Amps needed for electric radiant heat

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  #1  
Old 08-03-07, 08:23 PM
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Amps needed for electric radiant heat

I'm in the process of finishing my basement and I'm installing a small bathroom where I will install in-floor electric radiant heat. The square footage to be covered will be 15 square feet.

The manufacturer recommends 0.1 A/square foot, so that means I only need 1.5 amps.

Prior to deciding to tackle this myself, I had an electrician give me a quote. He quoted the job using a 20 amp circuit. I know I need to run a dedicated circuit, but is there any reason to go with a 20A (I'm know he was going use different materials than me)? Seems like overkill to me, but I want to make sure I'm not missing something since I'm not a pro.

Thanks in advance.
 
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Old 08-03-07, 08:34 PM
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Wink

Id say he knows what he is doing and he is a pro.
 
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Old 08-03-07, 10:00 PM
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The only options are 15A or 20A circuit, and the price difference is very small. The labor is the same and all of the parts are the same (15A breaker is the same price as 20A). The only difference is #12 cable instead of #14 cable, which is a very small increase in cost. The 20A circuit would allow you the flexibility of installing a larger system someday when the bathroom is re-remodeled.
 
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Old 08-03-07, 10:45 PM
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Any kind of equipment fastened in place (with the exception of the vanity light fixture) located in bathrooms by code are to be on a 20 amp circuit regardless of amperage. You can tie into your Heat/Vent/light circuit if it is under 50% of the branch circuit ampere rating. 15 amp circuit would be a nec code violation and this is why the electrician quoted you for 20 amp circuit. In the same breath, the electrician also knows about what I mentioned above and may be trying to charge you for unnecessary work of installing a new circuit. I would get a few more estimates before choosing this guy.
 
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Old 08-04-07, 06:23 AM
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A 15 amp hardwired heater in a bathroom would NOT be a code violation. Code does not address hard wired equipment, code only addresses the receptacles.

That being said, put this heater on a 20 amp circuit.
 

Last edited by racraft; 08-04-07 at 12:37 PM.
  #6  
Old 08-04-07, 10:08 AM
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Originally Posted by jamead65 View Post
Any kind of equipment fastened in place (with the exception of the vanity light fixture) located in bathrooms by code are to be on a 20 amp circuit regardless of amperage.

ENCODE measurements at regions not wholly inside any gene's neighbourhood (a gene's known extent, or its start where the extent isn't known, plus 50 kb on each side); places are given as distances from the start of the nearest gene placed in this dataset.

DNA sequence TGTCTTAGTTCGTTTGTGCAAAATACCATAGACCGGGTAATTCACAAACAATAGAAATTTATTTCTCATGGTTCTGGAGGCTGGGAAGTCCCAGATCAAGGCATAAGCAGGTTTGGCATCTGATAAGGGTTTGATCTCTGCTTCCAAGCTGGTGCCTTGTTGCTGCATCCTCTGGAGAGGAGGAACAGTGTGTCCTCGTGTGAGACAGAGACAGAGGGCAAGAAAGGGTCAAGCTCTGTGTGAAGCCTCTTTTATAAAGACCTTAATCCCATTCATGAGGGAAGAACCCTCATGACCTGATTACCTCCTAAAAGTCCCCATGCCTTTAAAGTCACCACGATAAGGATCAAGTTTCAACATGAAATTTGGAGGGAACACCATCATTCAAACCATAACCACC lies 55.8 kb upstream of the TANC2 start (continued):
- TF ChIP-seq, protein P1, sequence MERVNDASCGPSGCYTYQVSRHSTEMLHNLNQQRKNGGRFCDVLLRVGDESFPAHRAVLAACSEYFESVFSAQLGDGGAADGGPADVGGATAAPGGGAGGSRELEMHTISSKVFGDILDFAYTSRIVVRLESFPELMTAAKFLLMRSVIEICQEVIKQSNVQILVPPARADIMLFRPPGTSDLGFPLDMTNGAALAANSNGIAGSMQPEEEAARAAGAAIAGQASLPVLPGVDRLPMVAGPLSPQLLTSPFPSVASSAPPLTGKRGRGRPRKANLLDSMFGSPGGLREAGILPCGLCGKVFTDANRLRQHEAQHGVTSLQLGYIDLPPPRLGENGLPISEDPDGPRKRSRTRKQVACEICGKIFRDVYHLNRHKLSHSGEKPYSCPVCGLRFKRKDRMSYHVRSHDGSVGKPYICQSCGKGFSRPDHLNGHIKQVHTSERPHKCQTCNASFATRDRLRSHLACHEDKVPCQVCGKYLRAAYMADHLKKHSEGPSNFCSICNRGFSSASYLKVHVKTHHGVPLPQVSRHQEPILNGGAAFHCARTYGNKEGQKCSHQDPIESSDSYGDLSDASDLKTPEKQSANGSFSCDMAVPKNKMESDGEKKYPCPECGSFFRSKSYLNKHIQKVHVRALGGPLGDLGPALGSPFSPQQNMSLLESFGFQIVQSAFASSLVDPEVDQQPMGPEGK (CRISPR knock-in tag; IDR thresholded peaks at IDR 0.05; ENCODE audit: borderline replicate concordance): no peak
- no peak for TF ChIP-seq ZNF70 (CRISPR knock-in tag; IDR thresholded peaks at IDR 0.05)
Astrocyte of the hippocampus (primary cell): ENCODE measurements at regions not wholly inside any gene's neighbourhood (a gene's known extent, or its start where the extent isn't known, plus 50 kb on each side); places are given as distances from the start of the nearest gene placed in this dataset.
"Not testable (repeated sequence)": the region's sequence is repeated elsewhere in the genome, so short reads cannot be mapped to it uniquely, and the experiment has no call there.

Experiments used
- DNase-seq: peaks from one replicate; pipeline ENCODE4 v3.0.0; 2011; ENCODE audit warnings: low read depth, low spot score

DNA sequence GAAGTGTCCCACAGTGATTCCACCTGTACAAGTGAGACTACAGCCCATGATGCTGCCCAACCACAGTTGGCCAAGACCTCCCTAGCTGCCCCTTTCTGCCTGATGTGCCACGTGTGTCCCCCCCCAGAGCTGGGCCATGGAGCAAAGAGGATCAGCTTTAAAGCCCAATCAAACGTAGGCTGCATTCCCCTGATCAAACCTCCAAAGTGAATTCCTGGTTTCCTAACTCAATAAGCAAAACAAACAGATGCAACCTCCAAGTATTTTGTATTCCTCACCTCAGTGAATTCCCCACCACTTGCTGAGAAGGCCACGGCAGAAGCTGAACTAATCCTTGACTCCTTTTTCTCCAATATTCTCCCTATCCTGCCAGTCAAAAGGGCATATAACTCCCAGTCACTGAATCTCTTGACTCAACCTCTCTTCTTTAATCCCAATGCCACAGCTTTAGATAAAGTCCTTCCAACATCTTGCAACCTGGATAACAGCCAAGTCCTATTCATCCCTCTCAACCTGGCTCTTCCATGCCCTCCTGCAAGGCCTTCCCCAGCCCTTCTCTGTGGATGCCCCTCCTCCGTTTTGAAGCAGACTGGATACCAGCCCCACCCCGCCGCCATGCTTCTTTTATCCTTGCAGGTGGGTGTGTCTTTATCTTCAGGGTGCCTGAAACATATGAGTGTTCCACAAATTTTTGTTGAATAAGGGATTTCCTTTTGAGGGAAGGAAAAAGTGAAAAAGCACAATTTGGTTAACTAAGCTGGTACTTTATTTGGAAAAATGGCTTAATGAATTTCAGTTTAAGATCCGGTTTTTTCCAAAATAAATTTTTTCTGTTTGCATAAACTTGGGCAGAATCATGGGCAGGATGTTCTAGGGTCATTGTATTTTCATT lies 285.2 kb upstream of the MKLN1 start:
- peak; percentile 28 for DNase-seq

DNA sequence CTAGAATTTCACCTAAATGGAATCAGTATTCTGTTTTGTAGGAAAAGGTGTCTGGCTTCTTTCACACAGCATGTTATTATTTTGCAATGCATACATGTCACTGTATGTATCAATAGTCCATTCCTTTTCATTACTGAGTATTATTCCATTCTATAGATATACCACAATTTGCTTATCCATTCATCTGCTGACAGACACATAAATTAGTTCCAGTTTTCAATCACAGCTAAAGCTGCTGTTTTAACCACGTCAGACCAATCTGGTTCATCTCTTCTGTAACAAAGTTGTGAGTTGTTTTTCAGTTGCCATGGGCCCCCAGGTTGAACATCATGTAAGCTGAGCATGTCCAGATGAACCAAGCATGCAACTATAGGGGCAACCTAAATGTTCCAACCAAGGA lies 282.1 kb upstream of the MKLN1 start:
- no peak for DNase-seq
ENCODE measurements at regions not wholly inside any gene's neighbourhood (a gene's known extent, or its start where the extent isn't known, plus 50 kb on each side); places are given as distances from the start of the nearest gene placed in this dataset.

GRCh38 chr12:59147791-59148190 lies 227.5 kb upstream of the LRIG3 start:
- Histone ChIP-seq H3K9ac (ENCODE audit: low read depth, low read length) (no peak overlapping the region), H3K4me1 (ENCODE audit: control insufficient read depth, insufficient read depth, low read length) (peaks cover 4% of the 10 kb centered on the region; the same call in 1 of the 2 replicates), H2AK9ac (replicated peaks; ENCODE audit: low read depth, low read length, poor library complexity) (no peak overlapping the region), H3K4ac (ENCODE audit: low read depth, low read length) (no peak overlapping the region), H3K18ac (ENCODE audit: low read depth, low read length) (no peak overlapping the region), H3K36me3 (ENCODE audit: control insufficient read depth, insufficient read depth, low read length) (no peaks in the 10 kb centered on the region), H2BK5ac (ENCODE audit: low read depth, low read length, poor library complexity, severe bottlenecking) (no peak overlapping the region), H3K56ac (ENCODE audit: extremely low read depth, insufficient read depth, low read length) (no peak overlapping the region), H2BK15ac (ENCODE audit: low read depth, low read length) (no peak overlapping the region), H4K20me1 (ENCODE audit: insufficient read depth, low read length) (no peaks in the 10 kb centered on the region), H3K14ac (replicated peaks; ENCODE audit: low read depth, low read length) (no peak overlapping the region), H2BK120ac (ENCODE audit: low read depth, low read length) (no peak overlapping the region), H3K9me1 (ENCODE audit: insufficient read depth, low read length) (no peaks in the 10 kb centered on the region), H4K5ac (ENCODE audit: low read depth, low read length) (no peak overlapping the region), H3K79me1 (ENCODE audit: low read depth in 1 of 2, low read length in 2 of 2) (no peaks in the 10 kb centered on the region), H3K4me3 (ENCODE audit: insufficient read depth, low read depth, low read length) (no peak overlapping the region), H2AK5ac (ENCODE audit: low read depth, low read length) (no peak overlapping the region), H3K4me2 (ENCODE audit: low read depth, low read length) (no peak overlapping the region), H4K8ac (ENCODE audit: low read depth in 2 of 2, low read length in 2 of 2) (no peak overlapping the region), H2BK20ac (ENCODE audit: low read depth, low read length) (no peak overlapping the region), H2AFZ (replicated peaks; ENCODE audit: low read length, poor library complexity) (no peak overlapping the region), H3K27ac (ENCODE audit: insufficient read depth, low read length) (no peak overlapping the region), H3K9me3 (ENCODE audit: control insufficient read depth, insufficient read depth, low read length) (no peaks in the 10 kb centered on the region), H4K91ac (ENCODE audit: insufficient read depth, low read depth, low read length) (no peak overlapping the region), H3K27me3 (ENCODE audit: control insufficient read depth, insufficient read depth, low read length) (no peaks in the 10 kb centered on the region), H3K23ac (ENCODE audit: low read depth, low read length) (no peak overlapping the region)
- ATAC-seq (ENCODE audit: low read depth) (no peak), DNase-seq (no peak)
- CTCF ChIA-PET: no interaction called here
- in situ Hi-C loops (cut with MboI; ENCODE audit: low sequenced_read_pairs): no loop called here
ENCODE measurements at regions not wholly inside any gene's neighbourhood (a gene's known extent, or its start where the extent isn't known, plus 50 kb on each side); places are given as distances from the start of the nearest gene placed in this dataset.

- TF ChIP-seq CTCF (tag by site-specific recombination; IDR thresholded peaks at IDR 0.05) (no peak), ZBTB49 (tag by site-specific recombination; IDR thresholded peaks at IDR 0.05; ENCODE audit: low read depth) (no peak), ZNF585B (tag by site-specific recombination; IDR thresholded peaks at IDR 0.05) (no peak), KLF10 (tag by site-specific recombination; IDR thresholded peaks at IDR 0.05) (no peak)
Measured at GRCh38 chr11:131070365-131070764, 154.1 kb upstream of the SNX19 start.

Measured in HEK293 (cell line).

Can you cite the code section that says this? As long as this circuit is not supplying the bathroom receptacles there is no code rule that would require the heat to be on a 20 amp circuit.
Don
 
  #7  
Old 08-05-07, 10:46 AM
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Thanks for all replies. The consensus is to use the 20 amp circuit, so that's what I'll do.
 
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Old 08-10-07, 03:52 PM
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As a follow-up to this post, I am wondering if I can run a multiwire circuit (12/3) to serve the radiant mat switch and also an outdoor receptacle that is about 9 linear feet away from the radiant switch? Can this be done and is it advisable. Or, should I just run 2 separate 12/2 wire, one for the mat and one for the outdoor receptacle?
 
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Old 08-10-07, 04:18 PM
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I am an advocate for multi-wire circuits, but I generally advocate against them in a residential setting unless absolutely necessary and unless people know what they are doing with them. My preference for them is to use a 240 volt breaker, even if not required by code, so as to avoid problems if the panel is reconfigured.

Yes, a multi-wire circuit could be used and it would work. I would run 12-3 to one location (probably the bathroom) and then run 12-2 to the second location (which would be the outside).
 
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Old 08-10-07, 05:22 PM
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Originally Posted by racraft View Post
My preference for them is to use a 240 volt breaker, even if not required by code, so as to avoid problems if the panel is reconfigured.
Thanks for the quick reply. Do you mean a single 240 volt breaker rather than two 120 volt breakers?
 
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Old 08-10-07, 07:00 PM
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Yes, I mean a double pole 240 volt breaker.
 
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